Now, this is the part that starts all kinds of debates...  I dry mine outside under my back patio cover with the meat covered inside of cheese cloth.  The meat is hung on my bacon hooks and then I make a bag of sorts around it with the cheesecloth.  Make sure no bugs, dogs, or other critters can get at it or into it.

 

Others dry it in a dehydrator, and others hang it in a closet.  The diehard makers use a "biltong box" that is an enclosed cardboard box with vent holes and a 60w bulb in the bottom.  The meat will get really dry on the outside, but will still have some color and a bit of moisture on the inside when done.

 

The drying will take 2-5 days depending on the thickness of the meat and the temperature.  Here in Texas, right now, I'll be done in 3 with no problem.

post #12 of 18
Thread Starter 

wow freaky stuff, I myself would be scared to eat it, but I'm extra scared of those things :) I do chicken to 190 and pork to 190, beef never under 140 :)

Interesting food though, never heard of it!

post #13 of 18

To cure or not to cure? I have made one batch in my MES just marinated then smoked and dried out as low as she'd go and I was happy with it, what is the advantage/reason for curing?

post #14 of 18
Quote:
Originally Posted by Olmy View Post

To cure or not to cure? I have made one batch in my MES just marinated then smoked and dried out as low as she'd go and I was happy with it, what is the advantage/reason for curing?

You're well below the safe temp for meats when making jerky most of the time. That's why the cure is called for by most, including me when making jerky.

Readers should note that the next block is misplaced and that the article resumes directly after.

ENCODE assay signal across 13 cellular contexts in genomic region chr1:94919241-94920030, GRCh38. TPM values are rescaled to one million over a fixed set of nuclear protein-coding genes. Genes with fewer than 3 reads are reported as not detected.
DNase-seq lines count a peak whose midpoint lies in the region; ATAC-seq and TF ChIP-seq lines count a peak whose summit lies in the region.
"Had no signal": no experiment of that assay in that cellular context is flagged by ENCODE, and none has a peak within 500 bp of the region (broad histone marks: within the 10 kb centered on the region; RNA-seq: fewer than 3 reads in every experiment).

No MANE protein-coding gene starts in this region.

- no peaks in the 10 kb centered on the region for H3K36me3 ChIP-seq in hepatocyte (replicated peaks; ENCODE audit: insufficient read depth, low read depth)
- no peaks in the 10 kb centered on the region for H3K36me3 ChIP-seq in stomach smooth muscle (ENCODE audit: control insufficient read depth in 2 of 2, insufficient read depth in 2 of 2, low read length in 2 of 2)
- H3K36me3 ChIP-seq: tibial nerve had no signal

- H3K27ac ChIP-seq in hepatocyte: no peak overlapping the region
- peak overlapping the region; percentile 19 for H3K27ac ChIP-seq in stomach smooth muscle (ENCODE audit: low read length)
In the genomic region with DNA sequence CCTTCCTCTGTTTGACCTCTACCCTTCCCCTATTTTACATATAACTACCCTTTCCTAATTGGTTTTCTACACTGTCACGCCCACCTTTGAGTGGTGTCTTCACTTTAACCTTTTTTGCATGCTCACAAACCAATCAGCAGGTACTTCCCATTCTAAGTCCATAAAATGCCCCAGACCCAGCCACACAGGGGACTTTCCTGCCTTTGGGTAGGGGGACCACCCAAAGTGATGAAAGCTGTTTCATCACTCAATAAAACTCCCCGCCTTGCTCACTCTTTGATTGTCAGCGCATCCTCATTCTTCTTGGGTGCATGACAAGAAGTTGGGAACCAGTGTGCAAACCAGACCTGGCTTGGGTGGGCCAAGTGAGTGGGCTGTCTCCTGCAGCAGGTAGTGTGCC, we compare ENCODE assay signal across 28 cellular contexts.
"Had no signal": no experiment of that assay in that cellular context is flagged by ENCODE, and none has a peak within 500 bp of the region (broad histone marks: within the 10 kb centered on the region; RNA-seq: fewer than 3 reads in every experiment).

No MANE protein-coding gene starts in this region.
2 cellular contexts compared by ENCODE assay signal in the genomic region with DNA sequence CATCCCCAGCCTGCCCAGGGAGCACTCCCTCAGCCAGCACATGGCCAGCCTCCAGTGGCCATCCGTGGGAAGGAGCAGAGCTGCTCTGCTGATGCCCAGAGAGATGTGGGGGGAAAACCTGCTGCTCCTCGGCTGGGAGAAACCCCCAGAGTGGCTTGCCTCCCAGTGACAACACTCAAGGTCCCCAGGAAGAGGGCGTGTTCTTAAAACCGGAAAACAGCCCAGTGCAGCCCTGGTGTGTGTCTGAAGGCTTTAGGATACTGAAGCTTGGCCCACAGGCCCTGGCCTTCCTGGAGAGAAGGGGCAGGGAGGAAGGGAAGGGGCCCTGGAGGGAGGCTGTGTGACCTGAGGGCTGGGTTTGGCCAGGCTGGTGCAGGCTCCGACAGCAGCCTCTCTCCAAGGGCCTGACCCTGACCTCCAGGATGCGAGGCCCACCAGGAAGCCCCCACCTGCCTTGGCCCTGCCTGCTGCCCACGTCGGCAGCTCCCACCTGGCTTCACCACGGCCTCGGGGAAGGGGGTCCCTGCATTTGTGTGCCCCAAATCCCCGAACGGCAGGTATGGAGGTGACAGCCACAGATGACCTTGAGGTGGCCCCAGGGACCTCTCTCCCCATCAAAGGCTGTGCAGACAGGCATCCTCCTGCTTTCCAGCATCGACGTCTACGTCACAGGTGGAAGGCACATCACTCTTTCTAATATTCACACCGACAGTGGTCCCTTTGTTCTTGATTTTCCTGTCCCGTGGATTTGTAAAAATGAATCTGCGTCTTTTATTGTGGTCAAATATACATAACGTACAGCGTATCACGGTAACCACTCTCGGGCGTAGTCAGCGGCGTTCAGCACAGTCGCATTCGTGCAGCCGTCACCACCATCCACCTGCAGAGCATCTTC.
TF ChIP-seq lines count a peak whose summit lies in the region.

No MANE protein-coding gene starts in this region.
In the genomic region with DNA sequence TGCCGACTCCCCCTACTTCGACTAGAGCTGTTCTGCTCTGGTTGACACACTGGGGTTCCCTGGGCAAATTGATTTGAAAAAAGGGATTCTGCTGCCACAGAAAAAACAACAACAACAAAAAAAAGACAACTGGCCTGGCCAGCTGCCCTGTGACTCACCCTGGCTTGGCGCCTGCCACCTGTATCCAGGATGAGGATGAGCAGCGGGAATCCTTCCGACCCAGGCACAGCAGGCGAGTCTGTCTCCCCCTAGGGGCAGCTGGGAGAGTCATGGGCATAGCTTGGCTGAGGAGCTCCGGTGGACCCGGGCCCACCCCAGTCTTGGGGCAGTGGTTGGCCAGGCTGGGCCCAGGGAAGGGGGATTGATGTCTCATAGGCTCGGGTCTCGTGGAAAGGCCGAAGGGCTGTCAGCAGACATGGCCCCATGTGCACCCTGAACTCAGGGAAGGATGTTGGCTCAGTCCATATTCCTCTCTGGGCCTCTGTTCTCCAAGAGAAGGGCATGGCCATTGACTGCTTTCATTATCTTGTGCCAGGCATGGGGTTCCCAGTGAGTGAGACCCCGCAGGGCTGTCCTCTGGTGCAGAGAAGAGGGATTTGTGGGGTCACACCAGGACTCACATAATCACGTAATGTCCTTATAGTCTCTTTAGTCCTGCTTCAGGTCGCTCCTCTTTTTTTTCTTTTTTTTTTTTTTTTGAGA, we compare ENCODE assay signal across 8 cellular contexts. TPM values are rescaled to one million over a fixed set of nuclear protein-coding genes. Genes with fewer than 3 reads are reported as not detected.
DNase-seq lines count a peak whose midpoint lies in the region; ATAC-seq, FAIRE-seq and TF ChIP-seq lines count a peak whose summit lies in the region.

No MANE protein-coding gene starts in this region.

The biltong has a LOT of stuff on the outside, and is marinaded in vinegar (very acidic) , which all combined, in theory, assists in taking care of the bad critters on some meats.

For jerky, I use a cure and let the meat marinade for a minimum of 24 hours in my mix. I share jerky, I don't share biltong.

Right now, I have jerky in a marinade with cure, and biltong in homemade ACV only. I'll post pics in another thread.
post #15 of 18
Thread Starter 

cool, it does sound interesting! I think my brain just has issues since the meat isn't heated at all :)

post #16 of 18
Quote:
Originally Posted by RonS View Post
 

cool, it does sound interesting! I think my brain just has issues since the meat isn't heated at all :)

 

Do you eat sushi? Ceviche? Oysters on the halfshell?  Some foods don't even require warmth.  Just pull the horns, wipe the butt and run 'em across the fire one time. I found that gaging it so it can't Mooooo while ya eat helps too!

post #17 of 18
Thread Starter 

Let's see,

no

no

no

:)

 

I eat raw  fruits and veggies :) Everything else, cooked :)

post #18 of 18
Quote:
Originally Posted by Foamheart View Post
 

 

Do you eat sushi? Ceviche? Oysters on the halfshell?  Some foods don't even require warmth.  Just pull the horns, wipe the butt and run 'em across the fire one time. I found that gaging it so it can't Mooooo while ya eat helps too!

 

I find the sticky part of the duct tape imparts an unpleasant flavor, when used for gagging... :frown:

 

Especially when only run through the fire once... :icon_eek: